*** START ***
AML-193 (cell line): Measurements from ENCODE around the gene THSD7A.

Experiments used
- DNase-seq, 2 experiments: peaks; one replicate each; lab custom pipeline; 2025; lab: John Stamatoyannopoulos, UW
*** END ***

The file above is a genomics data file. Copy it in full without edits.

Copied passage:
AML-193 (cell line): Measurements from ENCODE around the gene THSD7A.

Experiments used
- DNase-seq, 2 experiments: peaks; one replicate each; lab custom pipeline; 2025; lab: John Stamatoyannopoulos, UW